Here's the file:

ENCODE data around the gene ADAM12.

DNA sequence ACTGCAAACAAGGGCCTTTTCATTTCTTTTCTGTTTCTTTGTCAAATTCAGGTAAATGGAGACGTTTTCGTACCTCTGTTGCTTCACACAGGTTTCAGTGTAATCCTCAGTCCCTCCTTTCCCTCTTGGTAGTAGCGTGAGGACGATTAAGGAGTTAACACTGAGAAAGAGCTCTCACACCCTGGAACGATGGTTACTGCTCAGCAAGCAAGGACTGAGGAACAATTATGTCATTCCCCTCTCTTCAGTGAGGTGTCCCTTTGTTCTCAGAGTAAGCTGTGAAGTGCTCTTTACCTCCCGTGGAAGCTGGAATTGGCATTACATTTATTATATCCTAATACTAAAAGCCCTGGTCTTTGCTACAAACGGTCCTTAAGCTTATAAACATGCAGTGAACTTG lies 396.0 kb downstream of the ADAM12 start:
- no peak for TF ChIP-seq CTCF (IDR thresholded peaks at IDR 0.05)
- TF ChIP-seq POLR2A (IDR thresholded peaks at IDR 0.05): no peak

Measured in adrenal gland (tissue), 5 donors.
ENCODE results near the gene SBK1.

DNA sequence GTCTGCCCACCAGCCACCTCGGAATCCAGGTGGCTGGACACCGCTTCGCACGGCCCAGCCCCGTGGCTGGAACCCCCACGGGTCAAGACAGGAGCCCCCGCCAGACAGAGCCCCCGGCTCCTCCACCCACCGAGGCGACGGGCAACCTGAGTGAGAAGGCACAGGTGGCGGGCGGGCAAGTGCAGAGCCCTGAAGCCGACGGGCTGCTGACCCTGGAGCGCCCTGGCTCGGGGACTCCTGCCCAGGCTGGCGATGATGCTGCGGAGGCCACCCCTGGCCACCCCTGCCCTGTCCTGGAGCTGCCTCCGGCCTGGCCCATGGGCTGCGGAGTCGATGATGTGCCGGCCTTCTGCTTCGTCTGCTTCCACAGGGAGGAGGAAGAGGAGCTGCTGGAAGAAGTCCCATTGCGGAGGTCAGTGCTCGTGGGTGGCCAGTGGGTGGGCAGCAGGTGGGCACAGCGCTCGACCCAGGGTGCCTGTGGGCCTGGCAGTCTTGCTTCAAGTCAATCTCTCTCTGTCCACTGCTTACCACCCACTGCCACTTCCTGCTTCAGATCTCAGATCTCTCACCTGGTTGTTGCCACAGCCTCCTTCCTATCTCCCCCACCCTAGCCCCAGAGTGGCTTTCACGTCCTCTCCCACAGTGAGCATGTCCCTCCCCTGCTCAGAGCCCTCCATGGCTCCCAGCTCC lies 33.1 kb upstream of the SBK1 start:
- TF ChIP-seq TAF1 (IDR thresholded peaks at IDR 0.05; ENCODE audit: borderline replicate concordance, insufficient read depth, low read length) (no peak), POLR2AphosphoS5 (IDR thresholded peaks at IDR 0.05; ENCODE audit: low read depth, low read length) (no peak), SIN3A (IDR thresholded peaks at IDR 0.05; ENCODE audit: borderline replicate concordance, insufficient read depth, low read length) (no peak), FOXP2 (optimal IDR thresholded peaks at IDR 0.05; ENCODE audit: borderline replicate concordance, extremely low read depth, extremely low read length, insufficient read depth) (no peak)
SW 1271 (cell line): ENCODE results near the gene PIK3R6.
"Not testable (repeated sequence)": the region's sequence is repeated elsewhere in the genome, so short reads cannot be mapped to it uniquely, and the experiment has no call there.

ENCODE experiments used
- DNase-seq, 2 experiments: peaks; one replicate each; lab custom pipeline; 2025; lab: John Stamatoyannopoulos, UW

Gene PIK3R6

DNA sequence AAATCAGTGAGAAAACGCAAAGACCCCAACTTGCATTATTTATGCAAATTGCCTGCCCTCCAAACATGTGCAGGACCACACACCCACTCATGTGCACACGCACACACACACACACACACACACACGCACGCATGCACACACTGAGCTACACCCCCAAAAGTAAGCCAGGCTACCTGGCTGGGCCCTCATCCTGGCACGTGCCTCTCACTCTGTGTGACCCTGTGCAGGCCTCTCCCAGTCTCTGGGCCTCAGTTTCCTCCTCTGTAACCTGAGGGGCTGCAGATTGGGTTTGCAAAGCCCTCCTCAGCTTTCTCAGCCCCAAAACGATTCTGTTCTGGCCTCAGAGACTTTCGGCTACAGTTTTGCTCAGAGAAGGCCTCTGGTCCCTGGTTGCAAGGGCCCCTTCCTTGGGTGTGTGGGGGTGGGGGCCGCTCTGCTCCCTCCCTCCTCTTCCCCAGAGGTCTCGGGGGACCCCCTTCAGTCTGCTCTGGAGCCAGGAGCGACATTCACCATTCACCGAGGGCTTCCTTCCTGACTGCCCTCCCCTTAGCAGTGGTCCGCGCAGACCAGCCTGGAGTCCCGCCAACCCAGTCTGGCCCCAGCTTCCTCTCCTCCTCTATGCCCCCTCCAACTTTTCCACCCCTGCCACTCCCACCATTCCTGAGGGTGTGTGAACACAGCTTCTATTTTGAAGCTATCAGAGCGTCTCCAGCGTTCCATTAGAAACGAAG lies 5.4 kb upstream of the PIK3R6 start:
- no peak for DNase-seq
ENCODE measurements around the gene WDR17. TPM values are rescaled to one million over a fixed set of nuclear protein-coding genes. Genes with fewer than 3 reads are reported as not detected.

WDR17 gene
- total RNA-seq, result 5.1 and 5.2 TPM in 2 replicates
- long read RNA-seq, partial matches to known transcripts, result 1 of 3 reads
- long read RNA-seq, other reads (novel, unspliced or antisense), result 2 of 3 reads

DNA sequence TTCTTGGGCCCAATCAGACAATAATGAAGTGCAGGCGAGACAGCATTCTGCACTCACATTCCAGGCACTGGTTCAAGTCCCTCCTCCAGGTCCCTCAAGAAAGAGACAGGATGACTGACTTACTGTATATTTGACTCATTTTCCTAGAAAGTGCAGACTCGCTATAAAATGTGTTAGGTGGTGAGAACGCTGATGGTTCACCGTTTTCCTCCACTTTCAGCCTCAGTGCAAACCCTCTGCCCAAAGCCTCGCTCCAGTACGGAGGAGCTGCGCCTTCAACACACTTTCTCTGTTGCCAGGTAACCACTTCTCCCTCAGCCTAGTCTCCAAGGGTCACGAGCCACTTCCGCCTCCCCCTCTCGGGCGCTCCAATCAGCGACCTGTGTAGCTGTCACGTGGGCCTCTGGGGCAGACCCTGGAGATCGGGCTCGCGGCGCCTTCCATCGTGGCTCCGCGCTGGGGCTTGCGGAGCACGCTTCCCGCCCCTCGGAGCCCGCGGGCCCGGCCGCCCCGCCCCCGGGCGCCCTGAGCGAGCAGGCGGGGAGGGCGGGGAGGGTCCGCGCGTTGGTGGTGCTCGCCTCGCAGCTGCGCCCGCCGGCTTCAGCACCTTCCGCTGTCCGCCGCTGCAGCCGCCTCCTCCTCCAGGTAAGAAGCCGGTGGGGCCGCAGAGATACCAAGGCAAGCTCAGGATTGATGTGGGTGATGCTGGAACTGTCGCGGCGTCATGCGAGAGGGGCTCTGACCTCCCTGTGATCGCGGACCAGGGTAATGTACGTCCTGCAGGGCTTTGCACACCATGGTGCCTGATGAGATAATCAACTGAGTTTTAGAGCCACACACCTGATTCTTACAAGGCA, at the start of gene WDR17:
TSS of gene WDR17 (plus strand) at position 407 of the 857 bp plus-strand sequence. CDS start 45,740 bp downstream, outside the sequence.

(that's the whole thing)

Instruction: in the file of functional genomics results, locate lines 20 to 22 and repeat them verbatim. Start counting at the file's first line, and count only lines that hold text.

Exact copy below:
- long read RNA-seq, other reads (novel, unspliced or antisense), result 2 of 3 reads

DNA sequence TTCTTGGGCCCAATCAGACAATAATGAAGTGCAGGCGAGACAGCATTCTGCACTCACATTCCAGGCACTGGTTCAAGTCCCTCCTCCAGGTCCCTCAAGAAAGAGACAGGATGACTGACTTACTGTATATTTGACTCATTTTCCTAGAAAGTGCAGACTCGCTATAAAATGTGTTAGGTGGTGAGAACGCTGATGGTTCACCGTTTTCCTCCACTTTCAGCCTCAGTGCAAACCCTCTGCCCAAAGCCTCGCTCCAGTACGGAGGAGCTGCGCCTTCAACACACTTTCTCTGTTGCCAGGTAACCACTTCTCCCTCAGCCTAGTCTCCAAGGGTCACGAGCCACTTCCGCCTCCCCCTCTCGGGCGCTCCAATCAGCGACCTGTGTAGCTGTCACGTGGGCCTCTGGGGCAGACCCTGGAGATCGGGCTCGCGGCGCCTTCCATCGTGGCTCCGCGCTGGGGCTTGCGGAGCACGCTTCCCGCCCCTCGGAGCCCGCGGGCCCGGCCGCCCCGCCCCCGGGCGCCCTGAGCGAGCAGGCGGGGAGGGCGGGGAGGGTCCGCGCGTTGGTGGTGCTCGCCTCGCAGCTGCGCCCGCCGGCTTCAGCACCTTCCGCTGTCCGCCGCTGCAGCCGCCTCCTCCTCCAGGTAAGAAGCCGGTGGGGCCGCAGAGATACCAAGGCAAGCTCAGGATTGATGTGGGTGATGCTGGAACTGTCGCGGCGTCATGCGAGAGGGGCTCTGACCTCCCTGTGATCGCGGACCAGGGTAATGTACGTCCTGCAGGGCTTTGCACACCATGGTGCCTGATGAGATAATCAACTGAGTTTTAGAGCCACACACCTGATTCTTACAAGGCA, at the start of gene WDR17:
TSS of gene WDR17 (plus strand) at position 407 of the 857 bp plus-strand sequence. CDS start 45,740 bp downstream, outside the sequence.